|CONTINUING EDUCATION SERIES NO. 43
|Year : 2022 | Volume
| Issue : 2 | Page : 134-144
Safe insertion, maintenance and removal of chest tube: what every health-care professional must know
Neha Tiwari1, Mohan Venkatesh Pulle2, Arvind Kumar3
1 Nurse Co-Ordinator, Institute of Chest Surgery, Medanta – The Medicity, Gurugram, India
2 Associate Consultant, Institute of Chest Surgery, Medanta – The Medicity, Gurugram, India
3 Chairman & Senior Consultant, Institute of Chest Surgery, Medanta – The Medicity, Gurugram, India
|Date of Submission||14-Jun-2022|
|Date of Decision||02-Sep-2022|
|Date of Acceptance||26-Dec-2022|
|Date of Web Publication||04-Jan-2023|
Ms. Neha Tiwari
Room No. 12, 4th Floor, OPD Block, Medanta – The Medicity, Sector – 38, Gurugram - 122 001, Haryana
Source of Support: None, Conflict of Interest: None
Chest tube insertion is a vital, often life-saving procedure which may be required for any patient. A comprehensive knowledge about safe insertion, maintenance and removal of the chest tube is vital for every health-care professional. This article describes essential components of chest tube management such as type of chest tubes, drainage systems, how to perform safe insertion, connecting to the drainage system, fixation of chest tube, precautions during initial drainage, monitoring of patient, daily measurement and emptying of bottle, pain relief, chest physiotherapy, patient transport, method of collecting pleural fluid sample and steps of safe removal.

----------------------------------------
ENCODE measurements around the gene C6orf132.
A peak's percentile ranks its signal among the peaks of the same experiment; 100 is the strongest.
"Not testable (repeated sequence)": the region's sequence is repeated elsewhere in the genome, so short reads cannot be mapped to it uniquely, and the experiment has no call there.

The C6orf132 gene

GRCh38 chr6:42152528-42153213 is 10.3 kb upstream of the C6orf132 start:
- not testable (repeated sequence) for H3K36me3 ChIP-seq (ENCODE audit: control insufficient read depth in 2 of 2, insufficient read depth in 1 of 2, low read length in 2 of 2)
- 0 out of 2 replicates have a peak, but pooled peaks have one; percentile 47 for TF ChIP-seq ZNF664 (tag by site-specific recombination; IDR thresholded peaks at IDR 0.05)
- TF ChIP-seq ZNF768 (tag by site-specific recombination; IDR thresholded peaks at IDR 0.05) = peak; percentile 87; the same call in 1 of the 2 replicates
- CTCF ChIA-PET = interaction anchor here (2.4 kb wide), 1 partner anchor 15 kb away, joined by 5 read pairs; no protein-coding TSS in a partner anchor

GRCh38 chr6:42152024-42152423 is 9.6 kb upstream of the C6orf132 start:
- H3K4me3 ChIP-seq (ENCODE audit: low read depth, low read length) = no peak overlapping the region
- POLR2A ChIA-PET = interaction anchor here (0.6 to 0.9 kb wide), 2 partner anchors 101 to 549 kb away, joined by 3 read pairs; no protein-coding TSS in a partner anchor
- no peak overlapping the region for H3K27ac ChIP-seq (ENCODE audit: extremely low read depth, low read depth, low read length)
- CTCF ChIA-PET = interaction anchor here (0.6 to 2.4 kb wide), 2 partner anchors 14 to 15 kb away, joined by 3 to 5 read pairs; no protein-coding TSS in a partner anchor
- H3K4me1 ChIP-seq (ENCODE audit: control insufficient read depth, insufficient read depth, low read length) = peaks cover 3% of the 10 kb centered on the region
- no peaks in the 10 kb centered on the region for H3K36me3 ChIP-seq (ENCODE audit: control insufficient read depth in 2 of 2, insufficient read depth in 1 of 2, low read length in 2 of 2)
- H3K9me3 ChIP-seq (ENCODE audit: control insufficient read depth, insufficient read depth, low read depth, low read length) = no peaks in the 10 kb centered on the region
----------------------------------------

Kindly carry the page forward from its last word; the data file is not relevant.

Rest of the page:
Keywords: Chest tube insertion, drains and catheters, maintenance and removal of chest tube
|How to cite this article:|
Tiwari N, Pulle MV, Kumar A. Safe insertion, maintenance and removal of chest tube: what every health-care professional must know. Indian J Cont Nsg Edn 2022;23:134-44
|How to cite this URL:|
Tiwari N, Pulle MV, Kumar A. Safe insertion, maintenance and removal of chest tube: what every health-care professional must know. Indian J Cont Nsg Edn [serial online] 2022 [cited 2023 Mar 26];23:134-44. Available from: https://www.ijcne.org/text.asp?2022/23/2/134/367098
| Introduction|| |